Budget Breakdown: An Architect Builds a 14-Foot-Wide House in Atlanta For $332K
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Budget Breakdown: An Architect Builds a 14-Foot-Wide House in Atlanta For $332K

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By Melissa Dalton
The skinny house, which resides on an “unbuildable” lot, stretches three stories high in the gabled rear.

After deciding to transition into residential architecture from a large, international design firm where he’d focused on higher education buildings, architect Alex Wu made himself his first client. He opted to build a spec home on a so-called "unbuildable" lot in Atlanta, Georgia’s Old Fourth Ward neighborhood. 

Wu recounts his line of thinking: "How could I compete for lots against developers with deeper pockets and much cheaper construction? My answer was to look for a project with so many constraints that a typical developer would avoid it because they would need the expertise of a good designer." He sought out small, narrow lots as a result. "Fortune led me to a 20-foot by 75-foot lot that met my financial model requirements," says Wu.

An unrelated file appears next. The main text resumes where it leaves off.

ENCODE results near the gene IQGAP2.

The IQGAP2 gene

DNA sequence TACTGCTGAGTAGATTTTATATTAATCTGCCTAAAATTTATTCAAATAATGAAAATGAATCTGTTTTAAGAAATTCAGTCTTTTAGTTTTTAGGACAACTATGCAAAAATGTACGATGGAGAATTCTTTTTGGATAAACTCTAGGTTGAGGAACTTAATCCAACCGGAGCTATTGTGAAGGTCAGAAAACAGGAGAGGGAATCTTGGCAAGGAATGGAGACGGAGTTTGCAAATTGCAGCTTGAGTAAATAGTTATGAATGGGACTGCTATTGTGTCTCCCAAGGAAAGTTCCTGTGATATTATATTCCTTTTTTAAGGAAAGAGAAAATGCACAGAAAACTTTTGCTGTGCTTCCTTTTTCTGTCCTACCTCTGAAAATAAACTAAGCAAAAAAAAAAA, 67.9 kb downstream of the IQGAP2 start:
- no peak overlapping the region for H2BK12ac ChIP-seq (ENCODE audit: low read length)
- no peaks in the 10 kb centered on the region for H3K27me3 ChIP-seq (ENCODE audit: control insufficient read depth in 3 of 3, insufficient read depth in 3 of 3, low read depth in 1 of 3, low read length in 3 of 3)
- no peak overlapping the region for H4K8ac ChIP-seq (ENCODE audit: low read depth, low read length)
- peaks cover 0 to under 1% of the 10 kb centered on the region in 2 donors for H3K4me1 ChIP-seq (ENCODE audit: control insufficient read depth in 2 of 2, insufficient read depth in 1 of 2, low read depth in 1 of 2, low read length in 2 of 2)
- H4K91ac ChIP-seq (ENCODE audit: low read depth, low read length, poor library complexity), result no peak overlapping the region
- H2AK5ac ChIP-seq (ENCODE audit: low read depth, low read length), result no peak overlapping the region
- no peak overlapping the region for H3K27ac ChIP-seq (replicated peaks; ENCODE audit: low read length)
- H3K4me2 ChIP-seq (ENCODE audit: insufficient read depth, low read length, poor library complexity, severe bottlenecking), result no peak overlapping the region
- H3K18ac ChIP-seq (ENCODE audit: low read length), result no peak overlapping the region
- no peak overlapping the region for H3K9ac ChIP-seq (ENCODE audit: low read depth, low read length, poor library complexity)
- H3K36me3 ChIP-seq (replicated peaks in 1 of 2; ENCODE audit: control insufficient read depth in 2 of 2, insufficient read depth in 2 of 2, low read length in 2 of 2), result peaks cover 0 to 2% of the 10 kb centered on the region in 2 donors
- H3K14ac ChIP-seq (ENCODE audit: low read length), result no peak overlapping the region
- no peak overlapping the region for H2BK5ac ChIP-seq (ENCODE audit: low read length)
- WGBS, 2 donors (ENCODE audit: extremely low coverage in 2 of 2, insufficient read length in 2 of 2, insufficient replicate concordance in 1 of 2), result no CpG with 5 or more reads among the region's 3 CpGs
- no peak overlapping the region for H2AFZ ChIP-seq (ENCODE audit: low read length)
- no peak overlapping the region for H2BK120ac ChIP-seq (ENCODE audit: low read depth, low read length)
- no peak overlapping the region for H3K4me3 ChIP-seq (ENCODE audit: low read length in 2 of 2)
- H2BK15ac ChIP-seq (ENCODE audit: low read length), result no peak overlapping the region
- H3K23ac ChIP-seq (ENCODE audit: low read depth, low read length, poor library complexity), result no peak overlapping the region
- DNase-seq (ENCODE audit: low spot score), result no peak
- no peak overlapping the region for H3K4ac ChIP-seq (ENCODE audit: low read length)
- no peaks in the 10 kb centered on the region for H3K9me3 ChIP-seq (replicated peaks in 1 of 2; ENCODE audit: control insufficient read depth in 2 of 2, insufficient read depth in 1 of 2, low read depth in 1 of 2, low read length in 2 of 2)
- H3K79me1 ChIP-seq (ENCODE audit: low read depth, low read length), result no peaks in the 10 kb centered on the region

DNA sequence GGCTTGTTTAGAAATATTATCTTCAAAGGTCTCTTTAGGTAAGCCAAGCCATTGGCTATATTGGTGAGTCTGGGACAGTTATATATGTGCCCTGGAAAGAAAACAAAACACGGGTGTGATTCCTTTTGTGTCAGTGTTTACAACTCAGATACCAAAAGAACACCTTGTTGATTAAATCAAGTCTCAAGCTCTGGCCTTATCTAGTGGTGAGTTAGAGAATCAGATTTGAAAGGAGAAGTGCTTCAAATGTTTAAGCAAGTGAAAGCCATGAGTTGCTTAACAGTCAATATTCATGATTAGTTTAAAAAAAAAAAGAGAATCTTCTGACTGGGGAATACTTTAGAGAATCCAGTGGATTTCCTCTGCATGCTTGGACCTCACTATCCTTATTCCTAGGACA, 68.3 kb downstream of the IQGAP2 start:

$5,308
Permits & Fees
$1,650
Design Fees
$13,845
Site Work & Utility Connections
$10,659
Footings & Excavations
$5,659
Steel
$27,146
Framing
$20,235
Plumbing
$11,792
Electrical
$9,584
HVAC
$13,776
Roofing & Gutters
$17,416
Masonry
$34,780
Windows & Doors
$6,654
Insulation
$17,994
Siding & Exterior Paint
$10,595
Drywall
$11,645
Hardwood Floor
$8,824
Interior Trim
$31,176
Stairs
$8,028
Ceramic Tile
$26,485
Cabinets & Wood Ceiling
$6,353
Appliances
$3,164
Plumbing Fixtures
$1,553
Electrical Fixtures
$9,447
Interior Paint